Are we THERE Yet?

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Thanksgiving is one of the busiest times to travel in the entire year. As proof, Denver’s airport expects 1 million travelers to pass through its concourses between now and early next week! Christmas is right up there, too.TDBODY LIFE BOOSTERSEATS 1 SPCAR SAFETY  hr

Travel can be largely a “hurry up and wait” enterprise no matter how you do it. For air travel, there’s waiting in endless security lines, waiting to board, waiting for take off, sitting for hours in a cramped chair, waiting for luggage and then often a  long drive once back on the ground. For car, bus and train travel, there are hours of preparation followed by hours in a small space or the back seat.

Journeying by any means can be challenging, but it can be even more so with children in tow. They get bored, and begin  squirming and whining, and then set about figuring out something to do for fun. It’s a given that what they come up with will add to the stress of traveling.

What’s a parent to do?

We recommend that you do what we hope you do when you are at home:

  • Read to your children
  • Talk with them about what you read
  • Relax and have fun!

So when you’re preparing to travel, invite children (and adults) to bring an ample supply of self-selected books with them on these adventures in boredom. Particularly youngsters from about age 7 on can carry a chapter book to read alone or aloud for everyone within earshot to enjoy. Picture books are required for small children to “read” on their own, but even preschoolers can understand the language and ideas in most primary books read aloud, so sharing within the family can make short order of the miles and the hours.

Children who are a quarter of the way into a long book embrace the quiet hum of travel as it gives them permission and time to blissfully sink into that wonderful story or informational book completely, coming up for air only at rest stops and meals. Some children (and adults) who are INTO a book won’t even stop reading then. “I’m not hungry. I’ll wait in the car.” is code for “Wait! I’m at a really good part! Do we have to stop NOW?!”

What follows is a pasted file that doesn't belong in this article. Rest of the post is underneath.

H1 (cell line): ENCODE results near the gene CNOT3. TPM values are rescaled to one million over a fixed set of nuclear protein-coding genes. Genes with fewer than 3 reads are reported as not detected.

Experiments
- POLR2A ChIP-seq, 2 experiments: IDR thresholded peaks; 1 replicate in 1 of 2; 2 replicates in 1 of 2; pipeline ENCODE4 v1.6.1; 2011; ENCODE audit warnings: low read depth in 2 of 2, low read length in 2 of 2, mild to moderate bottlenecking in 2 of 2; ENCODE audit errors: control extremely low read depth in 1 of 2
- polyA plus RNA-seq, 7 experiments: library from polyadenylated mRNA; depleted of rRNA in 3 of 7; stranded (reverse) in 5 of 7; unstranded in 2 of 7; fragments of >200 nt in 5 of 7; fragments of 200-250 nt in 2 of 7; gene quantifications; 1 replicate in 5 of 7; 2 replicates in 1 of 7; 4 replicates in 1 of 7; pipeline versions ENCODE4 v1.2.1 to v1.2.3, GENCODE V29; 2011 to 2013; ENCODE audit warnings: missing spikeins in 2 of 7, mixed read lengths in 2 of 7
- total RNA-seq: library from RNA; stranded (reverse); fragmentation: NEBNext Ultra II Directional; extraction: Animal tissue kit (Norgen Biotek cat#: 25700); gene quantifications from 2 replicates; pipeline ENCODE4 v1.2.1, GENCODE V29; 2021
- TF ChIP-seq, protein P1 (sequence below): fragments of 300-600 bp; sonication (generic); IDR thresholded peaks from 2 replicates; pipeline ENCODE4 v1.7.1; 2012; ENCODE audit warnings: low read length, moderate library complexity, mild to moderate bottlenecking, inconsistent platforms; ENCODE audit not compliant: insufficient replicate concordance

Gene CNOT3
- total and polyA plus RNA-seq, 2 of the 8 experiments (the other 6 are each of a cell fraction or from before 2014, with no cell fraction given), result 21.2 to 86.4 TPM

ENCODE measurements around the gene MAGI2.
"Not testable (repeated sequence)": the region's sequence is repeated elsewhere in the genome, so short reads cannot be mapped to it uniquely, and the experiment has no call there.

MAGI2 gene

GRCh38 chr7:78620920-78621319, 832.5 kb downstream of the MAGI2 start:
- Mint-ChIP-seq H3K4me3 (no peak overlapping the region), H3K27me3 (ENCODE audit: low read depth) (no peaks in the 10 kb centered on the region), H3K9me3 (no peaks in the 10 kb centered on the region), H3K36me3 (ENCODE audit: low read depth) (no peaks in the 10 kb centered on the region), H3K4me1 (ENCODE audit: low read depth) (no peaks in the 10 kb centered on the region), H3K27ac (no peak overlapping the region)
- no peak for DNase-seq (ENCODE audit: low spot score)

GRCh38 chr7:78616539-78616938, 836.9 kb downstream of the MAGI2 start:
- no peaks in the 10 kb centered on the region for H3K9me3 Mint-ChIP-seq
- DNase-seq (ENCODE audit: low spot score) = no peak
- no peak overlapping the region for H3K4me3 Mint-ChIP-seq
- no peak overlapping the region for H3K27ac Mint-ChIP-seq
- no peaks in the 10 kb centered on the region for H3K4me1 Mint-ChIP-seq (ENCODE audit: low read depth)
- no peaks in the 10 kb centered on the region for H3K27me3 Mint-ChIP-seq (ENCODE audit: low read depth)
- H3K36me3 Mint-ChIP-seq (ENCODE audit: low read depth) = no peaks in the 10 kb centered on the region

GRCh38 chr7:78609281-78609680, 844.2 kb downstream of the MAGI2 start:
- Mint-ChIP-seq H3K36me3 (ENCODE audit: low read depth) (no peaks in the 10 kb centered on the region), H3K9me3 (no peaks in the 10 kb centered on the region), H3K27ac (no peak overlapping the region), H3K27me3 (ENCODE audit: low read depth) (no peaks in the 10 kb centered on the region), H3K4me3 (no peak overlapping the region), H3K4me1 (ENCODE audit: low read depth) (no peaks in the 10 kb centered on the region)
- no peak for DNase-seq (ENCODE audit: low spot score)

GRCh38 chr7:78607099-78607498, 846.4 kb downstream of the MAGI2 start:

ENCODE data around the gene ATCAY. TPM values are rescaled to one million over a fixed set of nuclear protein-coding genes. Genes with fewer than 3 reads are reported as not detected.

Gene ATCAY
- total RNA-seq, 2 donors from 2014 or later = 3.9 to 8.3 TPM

I rarely go anywhere without a book tucked under my arm. I have learned to actually relish waiting. REALLY! Even for as little as five minutes. I don’t mind waiting for a table or for my food at a busy restaurant,  waiting to be trimmed at the barber shop, waiting for my doctor’s appointment, waiting in limbo due to a late plane arrival…all of the times when life puts us on hold. While others may find such delays unbearable, I find them unbore-able!

I encourage you to look at wait times in the same way. If you and your children learn to love books and reading, you may never again hear, “Are we there yet?”

In fact, for book lovers, vacation fun starts almost as soon as we leave home. For us readers, in just a few moments into our travels, we are already THERE.

4 Responses to “Are we THERE Yet?”

  1. John Nicholson November 30, 2014 at 2:22 am #

    At long last a teacher with common sense

    • Mark Condon December 8, 2014 at 4:22 pm #

      Thanks for the vote of confidence, John. Most teachers have an abundance of common senses in my view, but the twin strictures of micromanaging by supervisory staff and curriculum collapse caused by high stakes testing preclude dedicated educators from applying that common sense for the good of the children.

  2. Chuck Thompson December 1, 2014 at 2:54 pm #

    Well written and oh-so-true!!! Now if we could get parents to love reading and to invite/encourage their children to take books with them as they travel. Cheers, Chuck

  3. Mark Condon December 8, 2014 at 4:27 pm #

    Thanks Chuck! Impacting parenting is a huge challenge, especially when their children are very young. Part of what doesn’t get done in schools for reasons stated above is any coherent attempt to help adolescents develop healthy concepts of parenting that a few years down the road could manifest in the improved literacy and engagement with great books of their own young children.